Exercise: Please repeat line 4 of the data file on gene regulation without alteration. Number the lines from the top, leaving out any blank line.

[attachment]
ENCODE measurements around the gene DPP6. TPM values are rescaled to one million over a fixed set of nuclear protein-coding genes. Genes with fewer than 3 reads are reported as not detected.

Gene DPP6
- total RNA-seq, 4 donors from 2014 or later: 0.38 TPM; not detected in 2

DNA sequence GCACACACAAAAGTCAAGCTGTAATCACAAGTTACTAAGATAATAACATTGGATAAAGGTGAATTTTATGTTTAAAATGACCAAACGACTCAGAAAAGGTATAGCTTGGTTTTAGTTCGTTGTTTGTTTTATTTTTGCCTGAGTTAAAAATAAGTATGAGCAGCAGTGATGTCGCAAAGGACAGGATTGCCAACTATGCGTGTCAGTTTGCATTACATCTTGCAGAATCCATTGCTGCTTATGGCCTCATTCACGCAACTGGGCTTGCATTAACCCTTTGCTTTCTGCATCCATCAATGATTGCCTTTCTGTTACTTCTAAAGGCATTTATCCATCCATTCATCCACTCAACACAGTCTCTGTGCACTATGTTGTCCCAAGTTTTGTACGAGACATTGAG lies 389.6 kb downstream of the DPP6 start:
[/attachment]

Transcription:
DNA sequence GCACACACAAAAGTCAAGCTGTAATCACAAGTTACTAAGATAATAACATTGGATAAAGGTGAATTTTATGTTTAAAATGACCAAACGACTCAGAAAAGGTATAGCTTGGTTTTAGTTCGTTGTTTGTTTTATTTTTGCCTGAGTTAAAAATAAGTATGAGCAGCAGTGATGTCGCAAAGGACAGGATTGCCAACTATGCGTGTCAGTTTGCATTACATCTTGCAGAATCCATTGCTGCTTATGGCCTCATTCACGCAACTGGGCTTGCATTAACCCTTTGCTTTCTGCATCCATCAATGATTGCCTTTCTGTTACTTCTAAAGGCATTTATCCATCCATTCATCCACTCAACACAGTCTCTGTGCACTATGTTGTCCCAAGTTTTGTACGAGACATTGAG lies 389.6 kb downstream of the DPP6 start: